The Anunnaki, alias the gods, officially depart planet Earth
From about 610 BC to 560 BC, roughly 50 to 60 years before the reappearance of Nibiru, the Anunnaki were departing Earth. Writes Zechariah Sitchin in his book The End of Days: “The Departure is neither surmised nor speculative; it is amply documented.
The evidence comes to us from the Near East as well as from the Americas … The testimony is not hearsay; it consists of eyewitness reports … The reports are included in the Bible, and they were inscribed on stone columns — texts dealing with miraculous events leading to the accession to the throne of Babylon’s last king.”
A high priestess of Harran going by the name Adda-Guppi (the mother to Nabunaid, the last king of the Neo-Babylonian Empire), wrote on a stela that, “It was in the sixteenth year of Nabupolassar, King of Babylon, when Sin, Lord of the gods, became angry with his city and his temple and went up to heaven; and the city and the people in it went to ruin.” The 16th year of Nabupolassar’s reign was 610 BC. This was the year, if you recall, when Babylonian forces seized Harran from the remnants of the Assyrian royal family who had decided to make the city as their last stand. Clearly, had Sin still been in the city, Harran wouldn’t have so easily fallen to the Babylonians.
The ancient texts say the gods, as mankind received the Anunnaki by virtue of their extraordinary longevity and their technological feats – miracles in our eyes – “flew away like birds”. This was a figurative expression meaning they got aboard their celestial crafts, also called sky vehicles, and jetted off into the void. From mankind’s perspective, the gods left Earth because they were displeased with our relentlessly recalcitrant behavior.
The departure of the Anunnaki was also attributed to the need to escape a raging flood that seemingly was caused by Nibiru’s proximity. “A fierce surge of water, a violent flood like the Deluge, swept away the city,” notes a Neo-Assyrian text. “Its houses and sanctuaries, turning them to ruins. The gods and goddesses became afraid, abandoned their shrines, flew off like birds and ascended to Heaven.”
Of course both perceptions are dead wrong. Firstly, Nibiru caused a by far great flood during the Deluge of Noah’s day, but the Anunnaki did not abandon Earth forever like they did in the 6th century BC. Secondly, mankind had always tended to rebelliousness from the day he was created (genetically engineered from the genes of mankind and a dark-skinned Anunnaki) by Enki. THE ANUNNAKI BEGAN TO DEPART EARTH AT THE TIME THEY DID BECAUSE KING ANU, “OUR FATHER WHO ART IN HEAVEN”, HAD DEMANDED THAT THEY DO SO.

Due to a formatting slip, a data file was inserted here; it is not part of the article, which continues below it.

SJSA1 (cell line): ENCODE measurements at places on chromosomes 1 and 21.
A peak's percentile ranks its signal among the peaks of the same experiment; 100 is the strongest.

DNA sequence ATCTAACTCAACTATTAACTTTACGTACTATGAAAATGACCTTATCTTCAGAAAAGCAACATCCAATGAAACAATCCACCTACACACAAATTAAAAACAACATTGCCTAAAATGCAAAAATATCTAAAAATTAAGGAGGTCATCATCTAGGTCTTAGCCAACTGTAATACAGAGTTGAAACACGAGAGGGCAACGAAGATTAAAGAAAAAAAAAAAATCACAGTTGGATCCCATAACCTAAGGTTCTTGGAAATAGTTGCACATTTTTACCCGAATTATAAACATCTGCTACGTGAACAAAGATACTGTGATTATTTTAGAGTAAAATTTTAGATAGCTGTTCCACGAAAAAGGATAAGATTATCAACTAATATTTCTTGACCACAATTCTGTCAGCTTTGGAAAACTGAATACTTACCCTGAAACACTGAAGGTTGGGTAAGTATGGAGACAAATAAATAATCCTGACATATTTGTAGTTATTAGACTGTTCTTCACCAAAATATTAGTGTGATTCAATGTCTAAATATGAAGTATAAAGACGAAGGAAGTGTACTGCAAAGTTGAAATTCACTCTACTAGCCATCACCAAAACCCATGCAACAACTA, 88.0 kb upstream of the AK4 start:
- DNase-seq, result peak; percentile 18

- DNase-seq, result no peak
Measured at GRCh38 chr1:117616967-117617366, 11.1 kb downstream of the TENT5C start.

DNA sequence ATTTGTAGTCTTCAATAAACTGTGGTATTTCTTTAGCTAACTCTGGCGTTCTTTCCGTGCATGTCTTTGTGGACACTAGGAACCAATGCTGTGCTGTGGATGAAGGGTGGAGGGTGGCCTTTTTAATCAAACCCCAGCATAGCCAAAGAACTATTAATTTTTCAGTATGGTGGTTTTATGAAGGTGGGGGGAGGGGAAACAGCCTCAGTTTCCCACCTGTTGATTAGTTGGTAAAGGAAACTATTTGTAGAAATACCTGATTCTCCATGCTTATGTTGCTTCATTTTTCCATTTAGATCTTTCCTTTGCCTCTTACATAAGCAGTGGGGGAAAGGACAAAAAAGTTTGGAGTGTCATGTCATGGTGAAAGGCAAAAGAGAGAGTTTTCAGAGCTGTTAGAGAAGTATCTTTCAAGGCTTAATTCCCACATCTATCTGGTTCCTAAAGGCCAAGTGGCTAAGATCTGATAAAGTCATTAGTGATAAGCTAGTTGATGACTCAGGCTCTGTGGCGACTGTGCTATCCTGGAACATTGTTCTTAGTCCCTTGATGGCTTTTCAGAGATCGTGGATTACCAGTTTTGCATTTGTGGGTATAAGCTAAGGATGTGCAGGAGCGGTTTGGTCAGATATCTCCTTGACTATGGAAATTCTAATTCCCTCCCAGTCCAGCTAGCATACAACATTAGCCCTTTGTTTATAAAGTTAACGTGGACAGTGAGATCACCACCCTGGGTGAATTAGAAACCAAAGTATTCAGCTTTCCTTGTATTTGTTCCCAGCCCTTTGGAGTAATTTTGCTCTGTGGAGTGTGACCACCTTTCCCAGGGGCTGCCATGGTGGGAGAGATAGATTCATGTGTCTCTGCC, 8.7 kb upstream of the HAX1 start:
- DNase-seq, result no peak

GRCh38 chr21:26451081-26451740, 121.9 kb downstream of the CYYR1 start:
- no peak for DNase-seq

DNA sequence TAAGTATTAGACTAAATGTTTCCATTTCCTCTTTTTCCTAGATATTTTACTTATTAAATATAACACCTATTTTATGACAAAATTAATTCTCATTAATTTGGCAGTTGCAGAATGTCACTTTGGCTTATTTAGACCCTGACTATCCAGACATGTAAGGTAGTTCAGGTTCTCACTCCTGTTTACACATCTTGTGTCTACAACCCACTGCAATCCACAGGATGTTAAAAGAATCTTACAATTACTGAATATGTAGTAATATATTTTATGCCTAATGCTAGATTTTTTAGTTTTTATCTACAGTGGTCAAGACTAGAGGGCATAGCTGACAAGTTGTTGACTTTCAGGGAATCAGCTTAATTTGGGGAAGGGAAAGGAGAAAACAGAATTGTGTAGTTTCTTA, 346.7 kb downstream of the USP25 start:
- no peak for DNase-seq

Why did the Anunnaki come to Earth in the first place? They came in search of gold, which was desperately needed for survival on their solar system planet known as Nibiru. On their planet, they had a serious ozone hole crisis and the solution to the problem, so the planet’s scientists rightfully reckoned, was to loft gold particles into the planet’s stratosphere. Nibiru’s atmosphere was now on the mend and as such there was no need for the Anunnaki to linger on Earth.
In any case, the god façade about them was being seen through by the ranks of discerning mankind. For instance, PSALM 182, written by a certain Asaph, is arguably the most daring dig at Anunnaki hypocrisy and vainglory. It exposes and lambasts them as creatures as opposed to deities. “The gods know nothing, they understand nothing,” Asaph charged. “They walk about in darkness.” Asaph proceeded to warn the Anunnaki that despite pretences to the contrary, their ultimate fate too was six feet under. “You are ‘gods’; you are all sons of the Most High. But you will die like mere mortals; you will fall like every other ruler.”
Asaph appealed to the real God, First Source, “who renders judgement among the gods”, to “rise up” and “judge the Earth”. If Asaph knew the Anunnaki for what they exactly were – fake gods – then many other people of his day must have known that too. Sadly, the prevailing scenario in the Old Testament is that of mankind bowing and scraping to the Anunnaki and not to First Source.
PROPHET EZEKIEL SEES “GOD”
One of the authoritative eyewitnesses to the departure of the Anunnaki was the prophet Ezekiel. This happened in Harran in today’s eastern Anunnaki and only a few miles from the Syrian border. Harran is today no more than a “sleepy town” but in the 6th century BC, it was a flourishing commercial, cultural, religious, and political centre. It was in Harran, the “Ur away from Ur” in Sumerian times, that the god Nannar-Sin, Enlil-Jehovah’s second-born son and the first to be born on Earth, settled after an evil wind (nuclear radiation) ravaged Ur courtesy of several nuclear bombs that were unleashed on Sodom and Gomorrah by Nergal, Enki’s second-born son, and Ninurta, Enlil-Jehovah’s firstborn son.
Harran was to Sin and his cult following what Babylon was to Marduk and his cult following. Sin and Marduk were in fact the two most eminent gods in the Middle East in the countdown to the Anunnaki departure as with the destruction of the Jerusalem Temple and the deportation of the Israelites to Babylon, Ishkur-Adad had become practically irrelevant.
Ezekiel, a trained priest, was among the first deportees, who included Jewish King Jeconiah, who were led away to Babylonia in 598 BC. His group was settled on the banks of the Khabur River, only a heartbeat from Harran. Then on the fifth day of the fourth month in the 30th year of the exile (568 BC), Ezekiel encountered an Anunnaki flying chariot. THE GOD SIN WAS LEAVING AND HE HAD DECIDED TO COMMISSION EZEKIEL AS A PROPHET.